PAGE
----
[Editor's note: Links for the boardgame and playing instructions can be found at the end of the story.]

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THE
WONDERFUL TALE
OF
JACK AND THE BEAN STALK.

1. In the time of King Alfred there lived a
poor widow, with an only son, close to a wood,
there not being any other house within a great
distance. Her son was called Jack, and was
a very lazy fellow, so that his mother had
hard work to keep him and herself, and being
very ailing she was obliged to sell nearly all
her goods excepting her cow, so she said to
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Jack, "You have brought me to poverty, so
that I must sell my cow."

2. Jack now for the first time felt that he
had been a bad son, so he said to his mother,
"Let me sell the cow, and I will be for the
future good." So Jack started with the cow,
and it so happened that Jack met a butcher
going to market, who asked him if he would
sell the cow, at the same time showing Jack
some beautiful beans of all colours, so the
sight quite struck him. The artful butcher
soon saw that, so he said, "I will give you all
these beans for your cow;" so Jack thought
it was a great offer, and at once sold the cow.

3. Jack now hastened home to his mother
with the beans in high glee, and his mother
was very vexed, and said he had ruined them,
and for the first time lost her temper, and
threw the beans out the window, and they both
went supperless to bed.

4. When Jack awoke in the morning he
was astonished to see in the garden something
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growing so high that he could not see the top
of it, and calling his mother to see what Jack
now found out to be the beans grown up in
the night so like a ladder that Jack said to
his mother, "I will climb up and see what is
at the top;" and after a very long journey
he arrived on a great plain so hungry and
tired that he thought he should be starved to
death.

5. But soon a fairy appeared, and walking
up to Jack told him not to be frightened, that
she knew his father, who was a good and kind
man, who unfortunately made the acquaintance
of a giant, who told your father that he had
lost all his riches through misfortune, and
your father let him come and live with them.
The giant one morning while the good man
was poking the fire, struck him on the head
and killed him, and taking possession of his
castle and riches, turned you and your
mother out, who went to live a long way off,
being afraid the giant would kill you both."
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The fairy now pointed out the road to the
castle, and left Jack.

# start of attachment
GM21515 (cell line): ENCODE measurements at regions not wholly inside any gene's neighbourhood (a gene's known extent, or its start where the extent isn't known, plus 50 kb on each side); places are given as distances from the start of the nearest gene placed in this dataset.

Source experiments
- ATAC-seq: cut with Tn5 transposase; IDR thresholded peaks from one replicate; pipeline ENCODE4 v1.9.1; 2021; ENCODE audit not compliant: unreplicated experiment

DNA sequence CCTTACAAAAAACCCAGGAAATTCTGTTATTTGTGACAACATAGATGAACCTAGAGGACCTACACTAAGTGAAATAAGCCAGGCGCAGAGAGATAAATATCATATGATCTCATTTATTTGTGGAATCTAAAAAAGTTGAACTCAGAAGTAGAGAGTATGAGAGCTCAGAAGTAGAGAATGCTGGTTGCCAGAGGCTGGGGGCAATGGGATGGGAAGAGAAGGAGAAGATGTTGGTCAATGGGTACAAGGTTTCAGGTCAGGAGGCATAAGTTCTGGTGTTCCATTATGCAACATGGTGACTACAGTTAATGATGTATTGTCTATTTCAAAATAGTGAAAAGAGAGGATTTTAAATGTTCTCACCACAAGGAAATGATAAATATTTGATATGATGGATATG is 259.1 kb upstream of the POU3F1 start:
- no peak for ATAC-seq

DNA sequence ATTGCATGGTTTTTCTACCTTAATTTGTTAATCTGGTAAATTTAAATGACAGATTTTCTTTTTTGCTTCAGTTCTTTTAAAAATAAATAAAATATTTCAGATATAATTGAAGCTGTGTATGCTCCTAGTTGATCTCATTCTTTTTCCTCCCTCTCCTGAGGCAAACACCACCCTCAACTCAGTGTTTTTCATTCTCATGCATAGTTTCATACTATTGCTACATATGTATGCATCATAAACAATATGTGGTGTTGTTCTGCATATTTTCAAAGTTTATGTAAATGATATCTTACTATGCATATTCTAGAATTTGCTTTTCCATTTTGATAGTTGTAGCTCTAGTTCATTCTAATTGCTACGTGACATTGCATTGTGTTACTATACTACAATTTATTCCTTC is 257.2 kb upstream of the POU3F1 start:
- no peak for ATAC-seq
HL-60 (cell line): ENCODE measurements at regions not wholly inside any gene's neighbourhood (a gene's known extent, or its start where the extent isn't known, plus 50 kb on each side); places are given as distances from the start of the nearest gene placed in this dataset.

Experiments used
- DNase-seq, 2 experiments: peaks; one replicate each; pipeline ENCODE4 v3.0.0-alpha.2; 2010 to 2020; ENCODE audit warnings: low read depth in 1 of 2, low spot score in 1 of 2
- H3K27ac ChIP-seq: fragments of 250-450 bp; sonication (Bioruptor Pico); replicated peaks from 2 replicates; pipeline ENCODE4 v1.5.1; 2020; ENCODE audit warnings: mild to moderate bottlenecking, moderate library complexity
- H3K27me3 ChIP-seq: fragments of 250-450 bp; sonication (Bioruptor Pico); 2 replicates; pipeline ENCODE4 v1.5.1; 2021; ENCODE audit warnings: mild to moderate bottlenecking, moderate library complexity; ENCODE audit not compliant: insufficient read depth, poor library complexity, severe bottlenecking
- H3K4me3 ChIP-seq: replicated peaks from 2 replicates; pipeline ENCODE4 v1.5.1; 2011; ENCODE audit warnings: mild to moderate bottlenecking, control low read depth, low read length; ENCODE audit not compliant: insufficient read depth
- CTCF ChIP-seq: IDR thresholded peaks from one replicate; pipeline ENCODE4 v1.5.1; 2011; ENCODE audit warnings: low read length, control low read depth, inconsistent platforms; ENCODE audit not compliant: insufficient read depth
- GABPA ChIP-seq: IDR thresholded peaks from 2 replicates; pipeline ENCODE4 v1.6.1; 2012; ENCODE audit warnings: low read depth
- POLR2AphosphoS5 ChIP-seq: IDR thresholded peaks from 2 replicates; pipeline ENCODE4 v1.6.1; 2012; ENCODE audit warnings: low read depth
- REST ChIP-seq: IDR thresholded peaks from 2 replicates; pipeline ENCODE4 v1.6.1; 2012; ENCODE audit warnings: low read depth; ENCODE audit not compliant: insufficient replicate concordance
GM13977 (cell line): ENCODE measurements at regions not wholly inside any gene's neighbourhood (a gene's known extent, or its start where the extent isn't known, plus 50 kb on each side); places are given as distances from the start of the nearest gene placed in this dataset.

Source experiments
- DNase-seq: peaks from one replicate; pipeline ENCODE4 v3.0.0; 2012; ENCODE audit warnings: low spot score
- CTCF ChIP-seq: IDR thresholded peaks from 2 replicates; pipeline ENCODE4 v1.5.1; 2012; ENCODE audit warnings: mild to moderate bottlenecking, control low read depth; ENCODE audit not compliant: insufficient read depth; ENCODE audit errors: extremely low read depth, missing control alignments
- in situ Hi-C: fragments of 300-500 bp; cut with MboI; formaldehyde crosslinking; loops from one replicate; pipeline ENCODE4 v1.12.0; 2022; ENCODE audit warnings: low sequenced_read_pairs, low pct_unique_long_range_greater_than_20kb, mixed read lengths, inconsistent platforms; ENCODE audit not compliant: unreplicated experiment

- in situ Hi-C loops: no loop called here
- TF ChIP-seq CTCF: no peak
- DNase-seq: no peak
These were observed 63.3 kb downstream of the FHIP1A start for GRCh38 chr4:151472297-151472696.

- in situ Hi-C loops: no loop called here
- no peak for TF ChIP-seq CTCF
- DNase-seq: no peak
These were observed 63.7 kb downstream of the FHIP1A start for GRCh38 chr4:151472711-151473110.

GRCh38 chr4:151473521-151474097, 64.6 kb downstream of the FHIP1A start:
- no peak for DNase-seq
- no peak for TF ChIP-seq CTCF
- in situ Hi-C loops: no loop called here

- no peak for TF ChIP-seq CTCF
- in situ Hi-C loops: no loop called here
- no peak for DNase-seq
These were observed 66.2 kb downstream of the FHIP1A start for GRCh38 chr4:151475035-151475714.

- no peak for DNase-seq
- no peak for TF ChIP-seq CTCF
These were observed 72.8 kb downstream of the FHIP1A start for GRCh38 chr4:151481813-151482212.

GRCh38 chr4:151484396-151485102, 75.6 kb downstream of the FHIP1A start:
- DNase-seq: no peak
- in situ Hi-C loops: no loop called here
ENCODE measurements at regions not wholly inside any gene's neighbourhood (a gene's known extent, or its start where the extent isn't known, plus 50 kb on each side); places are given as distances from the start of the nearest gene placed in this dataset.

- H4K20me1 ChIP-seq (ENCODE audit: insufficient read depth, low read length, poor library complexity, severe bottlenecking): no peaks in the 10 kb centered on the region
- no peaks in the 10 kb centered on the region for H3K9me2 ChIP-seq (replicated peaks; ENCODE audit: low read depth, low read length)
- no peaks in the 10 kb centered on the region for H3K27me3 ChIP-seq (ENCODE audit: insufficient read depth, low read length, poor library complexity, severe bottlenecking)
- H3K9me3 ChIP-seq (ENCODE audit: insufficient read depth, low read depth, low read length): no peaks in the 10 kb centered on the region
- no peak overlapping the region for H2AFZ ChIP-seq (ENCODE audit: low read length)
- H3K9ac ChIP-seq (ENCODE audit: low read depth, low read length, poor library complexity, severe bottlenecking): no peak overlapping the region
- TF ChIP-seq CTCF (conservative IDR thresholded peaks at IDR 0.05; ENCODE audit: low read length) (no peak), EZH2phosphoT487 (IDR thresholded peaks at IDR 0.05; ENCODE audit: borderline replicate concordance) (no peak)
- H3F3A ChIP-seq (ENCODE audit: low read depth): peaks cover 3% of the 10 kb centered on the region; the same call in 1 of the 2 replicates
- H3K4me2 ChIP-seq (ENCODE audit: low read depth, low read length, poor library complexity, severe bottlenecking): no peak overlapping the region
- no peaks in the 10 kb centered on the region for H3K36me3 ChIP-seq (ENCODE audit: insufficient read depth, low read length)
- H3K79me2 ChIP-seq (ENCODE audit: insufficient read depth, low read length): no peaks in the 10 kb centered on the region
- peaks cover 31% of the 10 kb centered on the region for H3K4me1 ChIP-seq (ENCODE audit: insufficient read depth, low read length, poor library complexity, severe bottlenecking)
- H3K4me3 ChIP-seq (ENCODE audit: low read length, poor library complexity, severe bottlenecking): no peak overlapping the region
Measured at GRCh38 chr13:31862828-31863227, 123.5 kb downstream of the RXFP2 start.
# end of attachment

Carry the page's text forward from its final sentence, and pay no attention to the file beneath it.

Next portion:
6. Jack now started on his journey, and
soon arrived at the castle, and knocked at the
door quite bold. The door was opened
by the giant's wife, who told Jack she
could not let him in, if she did her husband
would kill and eat him; but Jack pleaded so
hard that she gave him some supper and hid
him in the copper.

7. The Giant soon returned, and had his
supper, and then called his wife to bring him
his hen, a beautiful creature, which the giant
told to lay, and she immediately laid a golden
egg as often as the giant told her. The giant
soon fell asleep, and Jack now came from his
hiding, seized the hen, and ran to the bean
stalk, and quickly got home.

8. Jack then showed his mother the hen,
and told it to lay, and showed the eggs to his
mother, who was very pleased with her son
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Jack, for they soon got very rich, the hen
always laying eggs when told to.

9. Jack some time after thought he would
still revenge his father's death, so he returned
to the castle so disguised that the giant's wife
did not know him, so Jack managed to be hid
again. The giant soon retuned, as usual,
to his supper, and afterwards calling for his
bags of gold, went asleep counting it. Jack
now made off with as much gold as he could
carry, and got home soon to his mother.

10. Jack again thought he would still be
revenged upon the giant, and again arrived at
the castle, but found it very difficult to per-
suade the giant's wife to let him in, and at
last she consented, and again hid him in the
copper. When the giant returned, he said,
"Wife, I smell fresh meat," and searched the
room. Jack was almost frightened to death,
and was wishing himself safe at home, but
fortunately the giant was very tired, and soon
ended the search, and after supper he called
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his wife to bring him his harp, which played
some beautiful tunes without being touched.

11. The giant soon went to sleep, so Jack
got quickly out of his hiding place, and
seizing the harp, Jack was making off with it,
but it being enchanted, cried out, "Master,
master," which soon awoke the giant, and he
tried to overtake Jack.

12. Jack soon arrived at the bottom of the
bean stalk, and calling for his chopper he
cut the stalk, so that the giant fell down
and was killed. Afterwards Jack and his
mother removed to a very fine house, and
lived very comfortably for a long time.

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[PAGE: color image of board, cropped]
[PAGE: black and white image of board, complete]
[PAGE: playing pieces and instructions]